CTFs and Junior ISAs explained

CTFs and Junior ISAs explained

CTFs and Junior ISAs explainedChild Trust Funds (CTFs) have now been closed to new savers and replaced by Junior Individual Savings Accounts (ISAs).

Here, we look at the differences between the two savings schemes and explain how to make the most of them.

What is a CTF?

The Labour government announced the launch of CTFs in 2003.

The idea was to encourage parents to save for their children by providing tax-free returns and offering to kick start the fund with a government contribution of at least £250 for every child born after 1 September 2002.

The scheme has now been scrapped. But children with CTFs are not eligible for Junior ISAs, the tax-efficient accounts introduced as a CTF replacement by the current government.

The amount that parents and other relatives can pay into CTFs was therefore increased to £3,600 – in line with Junior ISAs – on 1 November 2011.

What is a Junior ISA?

As with adult ISAs, a Junior ISA comes with generous tax breaks.

Consequently, there is no income tax on saving returns and no capital gains tax or tax on dividend income for those who choose the investment version.

And, as with CTFs, the accounts are designed to provide a lump sum when the child reaches 18 years of age – although there is no government contribution to the fund.

If your child qualifies for a Junior ISA, you can choose between a cash account, a stocks and shares version offering access to investments such as investment funds, gilts and bonds – or a combination of the two.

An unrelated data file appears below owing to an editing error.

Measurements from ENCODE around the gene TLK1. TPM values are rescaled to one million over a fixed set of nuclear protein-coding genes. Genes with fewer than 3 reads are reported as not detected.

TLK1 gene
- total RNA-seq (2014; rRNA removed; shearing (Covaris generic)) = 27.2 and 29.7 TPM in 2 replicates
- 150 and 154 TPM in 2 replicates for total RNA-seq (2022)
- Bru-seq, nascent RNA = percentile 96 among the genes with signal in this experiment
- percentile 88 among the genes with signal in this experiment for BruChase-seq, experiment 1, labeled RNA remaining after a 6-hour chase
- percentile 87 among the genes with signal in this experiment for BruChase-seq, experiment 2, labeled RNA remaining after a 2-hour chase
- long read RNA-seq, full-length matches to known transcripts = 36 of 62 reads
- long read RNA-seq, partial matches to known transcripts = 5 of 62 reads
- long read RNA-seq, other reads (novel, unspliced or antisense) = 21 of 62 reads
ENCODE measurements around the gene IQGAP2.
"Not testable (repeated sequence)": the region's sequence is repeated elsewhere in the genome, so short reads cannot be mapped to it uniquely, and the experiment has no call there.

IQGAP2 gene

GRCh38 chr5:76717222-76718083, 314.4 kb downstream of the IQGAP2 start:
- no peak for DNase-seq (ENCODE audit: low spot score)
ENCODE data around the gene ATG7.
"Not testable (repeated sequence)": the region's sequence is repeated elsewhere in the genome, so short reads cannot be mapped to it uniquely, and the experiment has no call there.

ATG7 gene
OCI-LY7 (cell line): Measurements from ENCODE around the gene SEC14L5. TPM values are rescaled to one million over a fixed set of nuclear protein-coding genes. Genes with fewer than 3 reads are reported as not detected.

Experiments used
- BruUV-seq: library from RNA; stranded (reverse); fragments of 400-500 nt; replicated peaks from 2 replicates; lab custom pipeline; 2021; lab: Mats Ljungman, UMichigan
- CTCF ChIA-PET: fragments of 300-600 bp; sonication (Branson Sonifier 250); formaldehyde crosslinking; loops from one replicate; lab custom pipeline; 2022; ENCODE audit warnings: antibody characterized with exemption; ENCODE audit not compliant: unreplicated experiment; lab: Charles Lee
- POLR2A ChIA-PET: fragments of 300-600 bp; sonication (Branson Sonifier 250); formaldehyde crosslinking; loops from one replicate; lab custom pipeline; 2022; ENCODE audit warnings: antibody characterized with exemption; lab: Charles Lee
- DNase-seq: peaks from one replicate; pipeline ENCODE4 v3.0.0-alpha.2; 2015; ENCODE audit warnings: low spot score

You could, for example, choose to put £1,000 of the annual allowance – £3,600 for this tax year – into a cash-based savings account and the other £2,600 into an investment fund.

My child has a CTF. How can I ensure he/she gets the best returns?

Like Junior ISAs, CTFs come in both cash and investment forms.

And given the relatively long time horizon for the investment, most savings experts agree that an investment CTF from a manager such as F&C Investments is likely to produce better returns overall.

You can switch providers if you are not happy with performance.

However, whether you choose a cash or an investment CTF, the bad news is that the number of providers offering CTFs has already fallen by about 10% since they were closed to new savers.

Cash Junior ISA rates from providers such as Nationwide are often much better than those offered on cash CTFs as a result.

My child qualifies for a Junior ISA. How can I ensure he/she gets the best returns?

A well-run investment Junior ISA should produce higher returns than even the best cash account over 18 years, with someone investing the maximum each year potentially ending up with more than £100,000.

For smaller savers, meanwhile, Family Investments is offering a Junior ISA with access to stock market-based investments and a minimum premium of just £10 a month.

If, however, you would prefer the security of cash for your child’s nest egg, cash Junior ISA providers include Halifax and Nationwide.

No matter what you are saving for or how much you can afford to put aside, why not take a look at our guide to the best cash ISAs.

Disclaimer: Where we compare financial products offered by different financial services providers or make a recommendation in relation to a particular product or provider, we do so as the providers of an information service, and this is not intended to constitute a recommendation, invitation or inducement to any particular individual to make any specific investment.